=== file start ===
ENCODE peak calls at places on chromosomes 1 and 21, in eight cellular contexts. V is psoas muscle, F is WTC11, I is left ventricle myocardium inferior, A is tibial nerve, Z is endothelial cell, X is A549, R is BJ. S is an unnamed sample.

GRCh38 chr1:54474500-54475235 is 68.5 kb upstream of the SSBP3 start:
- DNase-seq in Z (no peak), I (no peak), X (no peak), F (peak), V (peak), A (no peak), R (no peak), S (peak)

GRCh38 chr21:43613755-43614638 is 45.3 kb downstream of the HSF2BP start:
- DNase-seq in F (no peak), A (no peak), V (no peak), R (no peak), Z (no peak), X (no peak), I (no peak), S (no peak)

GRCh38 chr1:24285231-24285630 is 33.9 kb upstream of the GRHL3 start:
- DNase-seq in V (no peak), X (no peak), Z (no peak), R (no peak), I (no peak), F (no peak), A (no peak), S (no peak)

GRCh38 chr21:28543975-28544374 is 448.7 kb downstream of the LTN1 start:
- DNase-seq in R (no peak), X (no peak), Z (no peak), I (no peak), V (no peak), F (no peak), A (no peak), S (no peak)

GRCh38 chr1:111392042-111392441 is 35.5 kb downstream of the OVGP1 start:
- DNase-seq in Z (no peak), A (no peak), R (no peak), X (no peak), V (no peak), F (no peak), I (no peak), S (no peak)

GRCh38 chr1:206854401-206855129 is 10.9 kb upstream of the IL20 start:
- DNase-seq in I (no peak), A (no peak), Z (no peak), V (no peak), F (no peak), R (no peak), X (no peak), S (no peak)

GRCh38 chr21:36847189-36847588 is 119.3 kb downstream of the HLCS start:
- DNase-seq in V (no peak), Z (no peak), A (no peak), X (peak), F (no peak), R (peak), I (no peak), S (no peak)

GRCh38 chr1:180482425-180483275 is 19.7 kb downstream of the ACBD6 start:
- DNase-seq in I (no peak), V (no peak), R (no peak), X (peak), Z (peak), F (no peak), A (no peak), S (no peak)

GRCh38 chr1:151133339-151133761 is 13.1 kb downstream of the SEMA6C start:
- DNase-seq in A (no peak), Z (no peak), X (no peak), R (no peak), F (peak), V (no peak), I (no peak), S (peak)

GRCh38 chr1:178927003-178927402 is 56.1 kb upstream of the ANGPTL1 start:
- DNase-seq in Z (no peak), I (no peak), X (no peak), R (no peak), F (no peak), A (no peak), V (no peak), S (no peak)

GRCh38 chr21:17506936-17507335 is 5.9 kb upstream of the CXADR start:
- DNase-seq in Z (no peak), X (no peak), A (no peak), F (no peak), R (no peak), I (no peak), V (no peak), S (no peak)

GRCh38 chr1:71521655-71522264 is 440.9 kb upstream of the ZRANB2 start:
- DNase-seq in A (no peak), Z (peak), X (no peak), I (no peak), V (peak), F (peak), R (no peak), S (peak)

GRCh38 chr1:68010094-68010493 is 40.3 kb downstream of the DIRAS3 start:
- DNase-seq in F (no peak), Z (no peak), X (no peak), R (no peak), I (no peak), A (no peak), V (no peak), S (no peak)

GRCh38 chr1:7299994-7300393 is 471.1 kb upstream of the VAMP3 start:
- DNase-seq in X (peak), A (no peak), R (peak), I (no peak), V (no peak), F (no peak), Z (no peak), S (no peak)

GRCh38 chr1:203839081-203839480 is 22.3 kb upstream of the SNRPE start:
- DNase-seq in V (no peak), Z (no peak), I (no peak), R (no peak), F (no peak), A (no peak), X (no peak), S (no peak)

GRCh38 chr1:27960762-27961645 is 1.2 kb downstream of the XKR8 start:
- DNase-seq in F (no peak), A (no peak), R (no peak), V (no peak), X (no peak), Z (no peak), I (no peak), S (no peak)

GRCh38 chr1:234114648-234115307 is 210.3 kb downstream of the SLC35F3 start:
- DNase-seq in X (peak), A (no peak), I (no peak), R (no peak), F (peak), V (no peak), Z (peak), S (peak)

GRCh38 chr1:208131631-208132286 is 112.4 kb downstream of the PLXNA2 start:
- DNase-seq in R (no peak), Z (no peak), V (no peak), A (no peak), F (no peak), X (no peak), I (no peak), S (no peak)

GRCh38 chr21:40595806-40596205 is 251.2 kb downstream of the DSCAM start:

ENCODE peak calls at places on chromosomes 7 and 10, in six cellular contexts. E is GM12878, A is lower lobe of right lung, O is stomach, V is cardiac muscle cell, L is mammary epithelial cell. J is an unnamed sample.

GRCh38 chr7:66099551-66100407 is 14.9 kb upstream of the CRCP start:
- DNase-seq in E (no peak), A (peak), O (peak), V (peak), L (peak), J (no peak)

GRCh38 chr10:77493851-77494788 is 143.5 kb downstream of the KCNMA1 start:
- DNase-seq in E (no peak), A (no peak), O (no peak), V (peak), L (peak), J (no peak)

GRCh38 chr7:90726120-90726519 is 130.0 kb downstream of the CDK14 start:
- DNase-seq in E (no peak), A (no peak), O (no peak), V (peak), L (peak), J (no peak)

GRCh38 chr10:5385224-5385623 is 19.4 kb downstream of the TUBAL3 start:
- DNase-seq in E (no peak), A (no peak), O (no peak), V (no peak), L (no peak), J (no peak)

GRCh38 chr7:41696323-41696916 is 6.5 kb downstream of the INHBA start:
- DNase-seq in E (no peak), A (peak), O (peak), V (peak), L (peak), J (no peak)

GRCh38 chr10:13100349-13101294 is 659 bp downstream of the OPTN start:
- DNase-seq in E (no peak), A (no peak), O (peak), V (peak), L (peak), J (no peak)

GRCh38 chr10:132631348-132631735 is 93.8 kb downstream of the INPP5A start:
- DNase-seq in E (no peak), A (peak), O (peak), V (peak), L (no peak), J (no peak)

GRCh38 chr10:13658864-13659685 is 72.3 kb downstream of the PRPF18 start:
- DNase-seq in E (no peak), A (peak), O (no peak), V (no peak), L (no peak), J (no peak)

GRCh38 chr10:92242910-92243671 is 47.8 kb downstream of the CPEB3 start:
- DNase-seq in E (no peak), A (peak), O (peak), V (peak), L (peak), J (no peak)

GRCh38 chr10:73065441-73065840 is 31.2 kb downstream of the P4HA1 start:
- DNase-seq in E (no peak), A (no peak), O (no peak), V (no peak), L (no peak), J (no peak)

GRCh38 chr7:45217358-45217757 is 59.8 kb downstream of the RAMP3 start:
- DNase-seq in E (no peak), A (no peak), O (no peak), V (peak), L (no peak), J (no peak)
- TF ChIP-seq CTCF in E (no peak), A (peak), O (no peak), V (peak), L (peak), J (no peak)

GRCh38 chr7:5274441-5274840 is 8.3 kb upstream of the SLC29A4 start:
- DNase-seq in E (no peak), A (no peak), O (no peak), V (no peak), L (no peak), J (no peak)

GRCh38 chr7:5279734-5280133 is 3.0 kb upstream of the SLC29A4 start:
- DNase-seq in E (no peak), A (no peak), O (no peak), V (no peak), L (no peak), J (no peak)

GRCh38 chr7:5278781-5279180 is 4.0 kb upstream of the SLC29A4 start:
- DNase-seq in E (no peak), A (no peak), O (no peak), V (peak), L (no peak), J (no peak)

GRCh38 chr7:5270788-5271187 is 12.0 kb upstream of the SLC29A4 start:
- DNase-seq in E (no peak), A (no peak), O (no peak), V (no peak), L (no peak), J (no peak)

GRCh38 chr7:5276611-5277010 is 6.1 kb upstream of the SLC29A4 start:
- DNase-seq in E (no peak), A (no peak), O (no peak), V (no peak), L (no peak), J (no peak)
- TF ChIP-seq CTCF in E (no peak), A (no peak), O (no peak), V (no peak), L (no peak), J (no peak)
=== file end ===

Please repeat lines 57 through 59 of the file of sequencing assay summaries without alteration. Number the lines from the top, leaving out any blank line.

- DNase-seq in E (no peak), A (peak), O (peak), V (peak), L (peak), J (no peak)

GRCh38 chr10:73065441-73065840 is 31.2 kb downstream of the P4HA1 start:
- DNase-seq in E (no peak), A (no peak), O (no peak), V (no peak), L (no peak), J (no peak)